Netflix Deplores ‘Versionitis’

Mike Whipple and Sean Durkin are from Netflix and discussed the process of sourcing content, and producing originals, for the service.

Netflix Mike WhippleNetflix Sean DurkinBecause much of Netflix’s content comes from external sources like broadcasters, the company has to deal with a huge number of different formats, most of them closed and proprietary. Some are legacy formats, which limits innovation. 12% of titles submitted to Netflix are rejected because they use incompatible formats (‘versionitis’).

Netflix is today accessible in every country in the world except China, North Korea and Syria. However, quality is not consistent across regions. Other challenges that the post-production team faces include poor quality assets (copies of copies of copies), poor archiving and the need to deal with regional cuts and censorship – no genitalia can be shown in Japan, for example.

The customer experience is evolving. At first, Netflix was showing SD content. After this the service added 720p and 1080p content and 10-bit video. Now it is offering UltraHD and some HDR. As well as the content itself changing, how Netflix is watched has changed. At launch, the service was mainly accessed through web browsers; now it is mainly done through smart TVs, game consoles and mobile devices. Around 53 different streams are created for every single piece of content to support all of these devices (more than 1,200).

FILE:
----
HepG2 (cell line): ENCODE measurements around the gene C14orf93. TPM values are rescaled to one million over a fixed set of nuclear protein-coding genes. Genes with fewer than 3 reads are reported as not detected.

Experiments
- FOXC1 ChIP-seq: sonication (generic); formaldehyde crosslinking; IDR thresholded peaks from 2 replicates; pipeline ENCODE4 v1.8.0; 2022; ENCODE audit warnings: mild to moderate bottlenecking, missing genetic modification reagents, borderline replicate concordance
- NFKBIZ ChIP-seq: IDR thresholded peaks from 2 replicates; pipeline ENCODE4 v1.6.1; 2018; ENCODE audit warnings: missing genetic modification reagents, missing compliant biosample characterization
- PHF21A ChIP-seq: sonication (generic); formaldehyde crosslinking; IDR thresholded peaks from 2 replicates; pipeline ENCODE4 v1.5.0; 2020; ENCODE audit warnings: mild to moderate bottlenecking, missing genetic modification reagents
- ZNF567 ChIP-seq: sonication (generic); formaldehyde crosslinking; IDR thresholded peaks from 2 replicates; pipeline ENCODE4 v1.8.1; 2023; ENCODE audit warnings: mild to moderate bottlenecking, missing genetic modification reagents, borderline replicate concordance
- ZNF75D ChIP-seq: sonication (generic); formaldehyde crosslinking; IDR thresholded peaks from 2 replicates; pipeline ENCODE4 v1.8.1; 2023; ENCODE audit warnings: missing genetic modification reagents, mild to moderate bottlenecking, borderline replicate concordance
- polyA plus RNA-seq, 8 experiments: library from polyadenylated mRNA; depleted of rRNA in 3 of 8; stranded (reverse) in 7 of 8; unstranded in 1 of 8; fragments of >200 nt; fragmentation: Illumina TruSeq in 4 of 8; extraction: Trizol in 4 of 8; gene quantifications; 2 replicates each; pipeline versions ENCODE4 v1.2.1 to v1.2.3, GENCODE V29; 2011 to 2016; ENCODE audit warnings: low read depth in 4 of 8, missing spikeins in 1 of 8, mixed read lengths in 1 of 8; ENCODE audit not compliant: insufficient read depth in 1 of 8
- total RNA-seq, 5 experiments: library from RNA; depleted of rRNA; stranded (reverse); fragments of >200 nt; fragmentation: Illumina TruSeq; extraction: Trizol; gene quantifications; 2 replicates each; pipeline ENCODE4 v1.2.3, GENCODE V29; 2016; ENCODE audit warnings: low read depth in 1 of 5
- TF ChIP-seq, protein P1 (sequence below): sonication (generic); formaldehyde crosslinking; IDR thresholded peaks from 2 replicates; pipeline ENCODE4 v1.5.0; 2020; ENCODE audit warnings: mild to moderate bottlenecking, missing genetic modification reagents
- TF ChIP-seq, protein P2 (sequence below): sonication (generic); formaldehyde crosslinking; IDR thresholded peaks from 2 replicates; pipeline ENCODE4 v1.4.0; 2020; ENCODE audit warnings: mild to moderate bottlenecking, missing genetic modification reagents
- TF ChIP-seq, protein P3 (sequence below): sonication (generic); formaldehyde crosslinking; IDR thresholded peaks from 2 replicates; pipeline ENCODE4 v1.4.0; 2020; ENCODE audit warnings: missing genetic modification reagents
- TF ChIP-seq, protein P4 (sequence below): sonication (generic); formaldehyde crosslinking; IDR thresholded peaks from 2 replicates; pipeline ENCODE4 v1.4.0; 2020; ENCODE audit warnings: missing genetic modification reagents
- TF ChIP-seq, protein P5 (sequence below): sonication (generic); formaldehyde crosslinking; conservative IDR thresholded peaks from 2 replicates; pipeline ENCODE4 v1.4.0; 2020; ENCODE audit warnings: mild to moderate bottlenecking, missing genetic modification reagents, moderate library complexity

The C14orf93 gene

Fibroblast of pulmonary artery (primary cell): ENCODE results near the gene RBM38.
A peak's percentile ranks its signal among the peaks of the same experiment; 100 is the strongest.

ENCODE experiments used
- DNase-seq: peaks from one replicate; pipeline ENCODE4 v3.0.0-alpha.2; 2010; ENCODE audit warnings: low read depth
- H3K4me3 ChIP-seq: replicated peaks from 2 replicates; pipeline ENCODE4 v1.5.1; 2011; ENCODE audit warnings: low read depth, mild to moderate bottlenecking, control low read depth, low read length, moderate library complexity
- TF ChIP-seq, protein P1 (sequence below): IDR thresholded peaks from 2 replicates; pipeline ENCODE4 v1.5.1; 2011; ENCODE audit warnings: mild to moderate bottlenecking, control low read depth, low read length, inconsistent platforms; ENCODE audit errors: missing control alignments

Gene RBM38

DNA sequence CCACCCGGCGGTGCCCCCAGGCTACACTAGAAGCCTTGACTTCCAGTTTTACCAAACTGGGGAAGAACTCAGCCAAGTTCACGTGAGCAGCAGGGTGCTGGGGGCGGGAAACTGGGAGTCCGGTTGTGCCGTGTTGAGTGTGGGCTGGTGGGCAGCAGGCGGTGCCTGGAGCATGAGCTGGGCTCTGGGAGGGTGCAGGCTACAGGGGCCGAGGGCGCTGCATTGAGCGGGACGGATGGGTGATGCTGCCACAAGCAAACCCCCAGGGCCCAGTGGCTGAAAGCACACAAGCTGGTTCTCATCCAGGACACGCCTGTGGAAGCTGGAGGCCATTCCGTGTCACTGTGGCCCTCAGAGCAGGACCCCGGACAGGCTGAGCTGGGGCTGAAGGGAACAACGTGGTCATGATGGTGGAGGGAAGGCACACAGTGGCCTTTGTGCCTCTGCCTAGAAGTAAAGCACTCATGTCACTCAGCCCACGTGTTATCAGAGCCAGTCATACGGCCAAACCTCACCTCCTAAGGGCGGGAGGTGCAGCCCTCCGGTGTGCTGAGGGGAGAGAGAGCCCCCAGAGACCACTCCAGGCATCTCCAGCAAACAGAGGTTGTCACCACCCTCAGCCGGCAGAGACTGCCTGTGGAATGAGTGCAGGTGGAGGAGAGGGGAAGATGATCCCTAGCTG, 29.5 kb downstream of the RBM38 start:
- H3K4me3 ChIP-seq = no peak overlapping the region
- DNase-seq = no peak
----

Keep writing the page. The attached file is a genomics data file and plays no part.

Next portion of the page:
Because of the many ways in which people access Netflix, adaptive bitrates are important, as are future-proof file formats. The Interoperable Master Format (a standard under development by SMPTE) is based on open and common standards like XML; it can be used to generate multiple deliverables from a single package, or to edit or update a stream that is already finished. It supports multiple languages and reels, subtitles, closed captions and other ‘DVD-like’ features. Netflix has been accepting IMF as a format since 2014.